The Savvy Sylvania 02.20.18

Salutes the American Legion
by Mary Helen Darah

Members of the Post and other local organizations prepare for a parade.

A visit with Joseph Diehn Post #468
The American Legion was founded in 1919 in France to bring wartime veterans together after service. Locally, I have seen members honoring the colors at events, giving gun salutes for fallen veterans and hosting fish fries, yet I knew very little about the organization. That would quickly change after meeting Commander Joe Cafferty of the Sylvania American Legion Joseph Diehn Post #468.

The Sylvania American Legion was chartered in 1920 in the downtown Sylvania area in the building that presently houses the Sylvania Area Federal Credit Union. The Post is now located at 5580 Centennial Rd. “They purchased this property in 1972 with the intent of improving the organization’s catering business,” states Cafferty. “The Ladies Auxiliary wanted to improve catering and the post wanted to expand its offerings. The credit union building ran out of room. Space was needed especially for this time of year–fish fry season! Purchasing the new building would also allow us to hold wedding receptions. Originally, our location was out in the middle of nowhere. Sylvania has grown around us and has placed us in an unintentional good strategic location.”

At present, the Post has over 500 members, split into three membership groups. They are the Legionnaires, veterans who served during a time of war, Sons of the American Legion, consisting of sons of those who served, and the Ladies Auxiliary, who are the mothers, daughters and spouses of veterans. Cafferty explains, “There is a subgroup of the Ladies Auxiliary, called Juniors, consisting of granddaughters or daughters under the age of 18. We are excited to have members who range from 10 months old to 90 years old. We are also fortunate to have Gulf War veterans making up 50 percent of our executive board.”

Cathy Moore, Beth Hannon, Kelly Sporleder, Melissa Cafferty, Dr. Latifat Osinowo, Connie Pilkinton, Diana Willard, Joe Cafferty, ‘Mo’ and Nancy Newman volunteer their time to create no-sew blankets for veterans.

Community involvement
One of the pillars of the American Legion is youth development. “We invest a lot in our local school systems through our Americanism Program,” states Cafferty. “In addition to that program, we provide public speakers and color guards for events. We also strive to educate kids about American history and patriotism. We give an Americanism and Government test to interested Northview and Southview students. The American Legion Americanism and Government test covers different functions of state and local government and American History. The test and essay winners are given college scholarship funds from the Post. Sylvania Southview High School student Jacob Connolly was one of the top 18 winners in the state of Ohio. The Ohio Legion sponsored him to travel to Washington D.C. We also sponsor high school juniors, after an interview process, to attend Buckeye Boys and Girls State. It is a week-long program, held at the University of Miami, that develops leadership and pride in American citizenship.”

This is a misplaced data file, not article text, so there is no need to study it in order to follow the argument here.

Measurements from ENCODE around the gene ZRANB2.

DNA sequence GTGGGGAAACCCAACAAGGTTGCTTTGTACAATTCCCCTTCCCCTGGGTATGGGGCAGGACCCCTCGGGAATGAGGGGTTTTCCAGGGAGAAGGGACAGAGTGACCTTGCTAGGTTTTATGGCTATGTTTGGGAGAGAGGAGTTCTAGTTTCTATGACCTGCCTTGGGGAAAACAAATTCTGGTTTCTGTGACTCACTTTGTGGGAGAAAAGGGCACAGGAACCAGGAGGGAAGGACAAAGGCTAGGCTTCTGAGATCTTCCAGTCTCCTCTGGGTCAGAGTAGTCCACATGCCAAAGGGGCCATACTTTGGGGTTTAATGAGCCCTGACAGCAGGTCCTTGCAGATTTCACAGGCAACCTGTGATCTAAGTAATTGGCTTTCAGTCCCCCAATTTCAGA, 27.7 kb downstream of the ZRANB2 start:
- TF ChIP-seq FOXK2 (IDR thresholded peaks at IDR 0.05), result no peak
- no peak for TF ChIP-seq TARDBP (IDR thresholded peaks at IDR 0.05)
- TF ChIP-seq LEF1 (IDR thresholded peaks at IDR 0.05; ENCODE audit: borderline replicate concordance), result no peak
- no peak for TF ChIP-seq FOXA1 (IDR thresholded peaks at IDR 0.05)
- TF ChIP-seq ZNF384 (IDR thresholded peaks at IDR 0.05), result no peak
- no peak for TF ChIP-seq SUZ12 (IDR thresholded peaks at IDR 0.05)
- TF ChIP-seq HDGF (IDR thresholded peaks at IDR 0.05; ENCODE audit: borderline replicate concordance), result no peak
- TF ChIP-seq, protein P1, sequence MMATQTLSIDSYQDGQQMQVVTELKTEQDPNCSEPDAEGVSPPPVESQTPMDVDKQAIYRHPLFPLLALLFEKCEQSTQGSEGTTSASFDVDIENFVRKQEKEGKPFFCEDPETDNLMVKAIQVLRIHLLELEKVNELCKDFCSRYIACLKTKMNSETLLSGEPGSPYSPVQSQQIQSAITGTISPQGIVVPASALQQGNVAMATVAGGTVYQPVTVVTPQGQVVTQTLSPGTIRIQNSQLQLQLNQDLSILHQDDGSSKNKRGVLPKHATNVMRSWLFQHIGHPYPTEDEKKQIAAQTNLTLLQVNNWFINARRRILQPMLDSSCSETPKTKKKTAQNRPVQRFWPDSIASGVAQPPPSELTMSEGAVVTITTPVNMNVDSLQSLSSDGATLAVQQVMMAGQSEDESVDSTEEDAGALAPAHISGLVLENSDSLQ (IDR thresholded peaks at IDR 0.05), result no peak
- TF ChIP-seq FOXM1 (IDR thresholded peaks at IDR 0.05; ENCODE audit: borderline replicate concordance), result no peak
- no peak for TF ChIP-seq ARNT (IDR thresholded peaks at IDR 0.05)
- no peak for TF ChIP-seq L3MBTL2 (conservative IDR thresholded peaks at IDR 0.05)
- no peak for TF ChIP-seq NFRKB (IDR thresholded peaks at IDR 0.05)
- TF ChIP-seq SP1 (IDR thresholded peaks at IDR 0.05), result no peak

The organization also provides flags for the Sylvania School District classrooms.

Fun and games
Among the most popular aspects of Post membership are the social activities. Corn hole, pool tournaments, potlucks, holiday parties, Walleye and Mud Hens games are enjoyed by members.

The road to leadership
Commander Cafferty, who was deployed to Iraq in 2009, became involved in the Post in 2011. “In college, I couldn’t find a place for my leadership skills. I was looking for an organization that would satisfy my desire to be part of a team and I found it here,” recalls Cafferty. “I serve veterans in multiple ways and on a bigger scale, invest in our community’s youth.

Post Commander Joe Cafferty and his wife, Melissa, celebrate at his Welcome Home ceremony from Iraq.

Our members and I will go beyond our walls to agencies in need and volunteer, which is also very rewarding. We now live stream meetings so vets with young kids or those who cannot attend, due to disabilities, can be part of meetings. We try to grow deeper roots and reach out to other veterans’ organizations. I think the American Legion will continue to modernize to serve modern veterans. I’m proud to be part of it.”

I couldn’t agree more. Plus, through personal experience, a visit to Post #468 on a snowy Friday night is worth the effort. The fish is amazing!

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